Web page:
Try a sports drink

Although there is no scientific evidence to suggest that drinking a sports drink will help with period cramping, it can’t hurt. Sports drinks contain electrolytes, which help regular cramping.

  • Why might sports drinks be ineffective? Regular cramping may be caused from hyperactivity or a deficiency of essential nutrients such as potassium or magnesium. Period cramping, however, is caused by contractions of the uterus, which tries to expel the uterine lining and any eggs that went unfertilized during ovulation. Because period cramping isn’t caused by the same thing as normal muscle cramping, sports drinks may be less effective than advertised.

Take omega-3 fatty acids

Taking a daily fish-oil supplement high in a healthy fat called omega-3 fatty acid could help you reduce pain caused by menstrual cramping. One study found that women who took daily fish oil supplements had less pain associated with cramping than women who simply took a placebo.

Elevate your legs

Keep your legs a foot or two above the rest of your body with pillows. This can force your uterine muscles to relax.

Place pressure on your stomach for 10 seconds

Gentle pressure is best, and repeat in 10-second intervals as needed. Your body will start to notice the sensation of the pressure instead of the sensation of pain caused by the menstrual cramping. More than just offering a distraction, the pressure could also soothe some of the pain.

Massage your abdomen

Massage the front of the abdomen, working back to your lower back. Have a friend or a family member massage your lower back if possible. This will reduce a lot the pain for some time.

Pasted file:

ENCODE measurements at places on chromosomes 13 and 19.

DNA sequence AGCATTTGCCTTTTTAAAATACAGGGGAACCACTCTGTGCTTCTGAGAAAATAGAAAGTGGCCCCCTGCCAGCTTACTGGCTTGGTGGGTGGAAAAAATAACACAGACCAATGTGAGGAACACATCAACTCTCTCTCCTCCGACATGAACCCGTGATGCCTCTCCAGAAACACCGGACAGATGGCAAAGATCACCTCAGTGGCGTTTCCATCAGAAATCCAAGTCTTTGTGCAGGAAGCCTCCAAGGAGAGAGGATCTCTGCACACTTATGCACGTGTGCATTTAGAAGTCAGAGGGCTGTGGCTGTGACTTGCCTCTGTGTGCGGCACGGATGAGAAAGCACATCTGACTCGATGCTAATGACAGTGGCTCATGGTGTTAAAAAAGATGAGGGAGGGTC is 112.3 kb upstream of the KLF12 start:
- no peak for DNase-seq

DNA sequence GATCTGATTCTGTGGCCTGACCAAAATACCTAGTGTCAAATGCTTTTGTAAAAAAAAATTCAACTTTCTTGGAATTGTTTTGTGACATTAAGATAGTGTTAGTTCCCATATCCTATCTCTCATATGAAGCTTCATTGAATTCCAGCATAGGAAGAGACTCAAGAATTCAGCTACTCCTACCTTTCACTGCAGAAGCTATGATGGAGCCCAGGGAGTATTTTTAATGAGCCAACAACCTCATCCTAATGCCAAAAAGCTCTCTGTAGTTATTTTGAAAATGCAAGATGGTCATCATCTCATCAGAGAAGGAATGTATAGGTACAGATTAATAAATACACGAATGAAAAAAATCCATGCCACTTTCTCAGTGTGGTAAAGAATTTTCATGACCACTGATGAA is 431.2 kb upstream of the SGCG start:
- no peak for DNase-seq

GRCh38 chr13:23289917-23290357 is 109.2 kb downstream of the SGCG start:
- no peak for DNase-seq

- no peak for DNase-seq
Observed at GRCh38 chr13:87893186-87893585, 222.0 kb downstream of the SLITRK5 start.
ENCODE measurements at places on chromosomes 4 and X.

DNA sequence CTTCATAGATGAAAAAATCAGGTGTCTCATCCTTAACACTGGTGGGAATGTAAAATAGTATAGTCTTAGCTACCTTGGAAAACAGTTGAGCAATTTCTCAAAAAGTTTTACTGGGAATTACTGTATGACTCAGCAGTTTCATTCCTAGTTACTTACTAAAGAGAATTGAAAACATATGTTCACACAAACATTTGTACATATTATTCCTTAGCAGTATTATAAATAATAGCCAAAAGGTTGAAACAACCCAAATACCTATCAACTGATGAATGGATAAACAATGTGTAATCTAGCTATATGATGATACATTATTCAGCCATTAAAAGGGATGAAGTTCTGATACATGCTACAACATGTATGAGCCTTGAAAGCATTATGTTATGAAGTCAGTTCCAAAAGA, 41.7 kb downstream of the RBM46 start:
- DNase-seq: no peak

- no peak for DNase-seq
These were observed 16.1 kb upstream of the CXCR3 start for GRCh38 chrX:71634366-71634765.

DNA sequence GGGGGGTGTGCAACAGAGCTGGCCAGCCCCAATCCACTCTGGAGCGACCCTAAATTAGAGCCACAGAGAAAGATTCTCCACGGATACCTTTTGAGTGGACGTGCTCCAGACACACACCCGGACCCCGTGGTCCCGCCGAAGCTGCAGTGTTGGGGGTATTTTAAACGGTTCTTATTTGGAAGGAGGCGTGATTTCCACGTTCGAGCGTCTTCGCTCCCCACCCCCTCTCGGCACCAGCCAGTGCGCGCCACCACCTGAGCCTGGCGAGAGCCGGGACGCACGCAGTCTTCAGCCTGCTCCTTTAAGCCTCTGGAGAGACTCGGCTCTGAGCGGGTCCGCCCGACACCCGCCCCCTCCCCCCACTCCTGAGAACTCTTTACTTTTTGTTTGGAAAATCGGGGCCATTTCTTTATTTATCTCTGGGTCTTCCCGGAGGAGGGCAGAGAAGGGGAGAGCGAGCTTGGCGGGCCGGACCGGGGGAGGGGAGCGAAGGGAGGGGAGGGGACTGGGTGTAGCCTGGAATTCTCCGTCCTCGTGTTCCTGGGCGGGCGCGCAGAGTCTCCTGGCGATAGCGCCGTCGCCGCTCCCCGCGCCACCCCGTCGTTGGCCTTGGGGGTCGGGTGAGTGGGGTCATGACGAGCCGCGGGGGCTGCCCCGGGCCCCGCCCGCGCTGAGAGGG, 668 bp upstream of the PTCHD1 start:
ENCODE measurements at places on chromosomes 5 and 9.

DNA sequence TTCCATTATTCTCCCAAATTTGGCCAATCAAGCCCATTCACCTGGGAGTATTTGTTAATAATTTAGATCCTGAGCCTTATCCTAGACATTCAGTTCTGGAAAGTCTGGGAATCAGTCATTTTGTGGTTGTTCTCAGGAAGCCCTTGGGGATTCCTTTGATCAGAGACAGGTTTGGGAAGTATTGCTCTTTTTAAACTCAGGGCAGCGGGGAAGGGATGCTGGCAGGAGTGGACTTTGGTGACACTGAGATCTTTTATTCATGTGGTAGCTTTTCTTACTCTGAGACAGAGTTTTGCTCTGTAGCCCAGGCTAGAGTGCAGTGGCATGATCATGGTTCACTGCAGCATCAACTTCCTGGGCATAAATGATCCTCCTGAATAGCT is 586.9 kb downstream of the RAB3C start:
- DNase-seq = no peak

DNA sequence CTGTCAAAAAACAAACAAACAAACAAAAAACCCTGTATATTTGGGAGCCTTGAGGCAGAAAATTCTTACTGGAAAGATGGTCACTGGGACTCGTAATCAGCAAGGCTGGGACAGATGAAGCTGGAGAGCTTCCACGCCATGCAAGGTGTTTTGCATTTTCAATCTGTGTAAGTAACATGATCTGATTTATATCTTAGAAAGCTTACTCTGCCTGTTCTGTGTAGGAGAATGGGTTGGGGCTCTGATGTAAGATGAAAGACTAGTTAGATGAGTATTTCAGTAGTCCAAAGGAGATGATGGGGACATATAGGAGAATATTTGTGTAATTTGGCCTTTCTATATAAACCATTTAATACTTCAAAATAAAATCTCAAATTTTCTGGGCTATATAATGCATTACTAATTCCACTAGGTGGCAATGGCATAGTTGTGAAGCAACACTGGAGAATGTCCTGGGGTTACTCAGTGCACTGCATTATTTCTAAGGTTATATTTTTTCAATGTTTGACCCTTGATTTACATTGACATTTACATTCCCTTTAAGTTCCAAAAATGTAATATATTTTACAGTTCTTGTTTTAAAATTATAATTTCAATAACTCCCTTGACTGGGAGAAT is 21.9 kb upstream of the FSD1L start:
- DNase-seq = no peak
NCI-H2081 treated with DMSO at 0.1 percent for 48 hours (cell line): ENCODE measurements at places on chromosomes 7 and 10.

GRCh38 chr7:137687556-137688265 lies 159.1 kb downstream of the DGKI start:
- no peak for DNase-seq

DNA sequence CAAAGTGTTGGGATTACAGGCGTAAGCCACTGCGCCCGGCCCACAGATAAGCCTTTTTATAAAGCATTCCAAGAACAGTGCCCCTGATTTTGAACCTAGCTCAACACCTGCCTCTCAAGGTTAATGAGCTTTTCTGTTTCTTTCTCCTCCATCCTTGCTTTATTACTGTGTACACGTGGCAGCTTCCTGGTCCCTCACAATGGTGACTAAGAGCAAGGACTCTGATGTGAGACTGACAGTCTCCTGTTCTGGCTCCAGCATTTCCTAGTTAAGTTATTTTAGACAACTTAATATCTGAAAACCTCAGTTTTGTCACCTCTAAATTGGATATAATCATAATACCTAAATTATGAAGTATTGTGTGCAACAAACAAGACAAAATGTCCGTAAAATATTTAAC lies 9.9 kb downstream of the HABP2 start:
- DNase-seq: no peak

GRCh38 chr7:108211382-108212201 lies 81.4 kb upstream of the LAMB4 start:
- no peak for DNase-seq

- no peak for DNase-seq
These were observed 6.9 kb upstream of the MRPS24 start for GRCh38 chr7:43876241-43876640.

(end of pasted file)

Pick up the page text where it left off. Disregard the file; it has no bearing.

Walk around

Walking is an effective and easy remedy for pain associated with menstrual cramping. For best results, walk briskly, and do this exercise for 30 minutes cycles at least three times a day.Walking will help get your beta-endorphins going, as well as reduce prostaglandins.

Go jogging for a little bit

This will give you enough exercise to keep you in less pain. In lieu of exercise, you can try other forms of aerobic exercise. Again, shoot for 30 minutes of controlled, medium-intensity aerobic exercise, 3 times a week.

  • Biking
  • Swimming
  • Dancing
  • Sports, such as soccer or basketball, that involve running

Do a few sit-ups

Any exercise may be beneficial, but sit-ups work your abdominal muscles especially, focusing attention away from cramping and toward the pleasant burn in your outer tummy.

  • Exercise releases beta-endorphins in your body, which are internal opioids, or the morphine that your body produces all on its own.